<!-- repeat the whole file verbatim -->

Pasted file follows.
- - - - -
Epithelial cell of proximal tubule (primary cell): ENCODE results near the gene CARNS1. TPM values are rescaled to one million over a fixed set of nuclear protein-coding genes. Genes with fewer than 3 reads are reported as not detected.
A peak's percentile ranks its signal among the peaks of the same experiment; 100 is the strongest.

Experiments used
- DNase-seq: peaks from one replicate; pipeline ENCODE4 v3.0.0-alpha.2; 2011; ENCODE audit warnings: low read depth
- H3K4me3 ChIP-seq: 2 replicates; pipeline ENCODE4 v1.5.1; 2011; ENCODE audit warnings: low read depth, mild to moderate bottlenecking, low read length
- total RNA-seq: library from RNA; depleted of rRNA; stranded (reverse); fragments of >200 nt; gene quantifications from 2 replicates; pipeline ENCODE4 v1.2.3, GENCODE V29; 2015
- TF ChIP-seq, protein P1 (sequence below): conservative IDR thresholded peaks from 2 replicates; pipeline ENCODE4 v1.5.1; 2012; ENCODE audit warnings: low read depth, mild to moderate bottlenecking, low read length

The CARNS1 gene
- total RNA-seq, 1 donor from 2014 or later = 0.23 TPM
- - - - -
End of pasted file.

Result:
Epithelial cell of proximal tubule (primary cell): ENCODE results near the gene CARNS1. TPM values are rescaled to one million over a fixed set of nuclear protein-coding genes. Genes with fewer than 3 reads are reported as not detected.
A peak's percentile ranks its signal among the peaks of the same experiment; 100 is the strongest.

Experiments used
- DNase-seq: peaks from one replicate; pipeline ENCODE4 v3.0.0-alpha.2; 2011; ENCODE audit warnings: low read depth
- H3K4me3 ChIP-seq: 2 replicates; pipeline ENCODE4 v1.5.1; 2011; ENCODE audit warnings: low read depth, mild to moderate bottlenecking, low read length
- total RNA-seq: library from RNA; depleted of rRNA; stranded (reverse); fragments of >200 nt; gene quantifications from 2 replicates; pipeline ENCODE4 v1.2.3, GENCODE V29; 2015
- TF ChIP-seq, protein P1 (sequence below): conservative IDR thresholded peaks from 2 replicates; pipeline ENCODE4 v1.5.1; 2012; ENCODE audit warnings: low read depth, mild to moderate bottlenecking, low read length

The CARNS1 gene
- total RNA-seq, 1 donor from 2014 or later = 0.23 TPM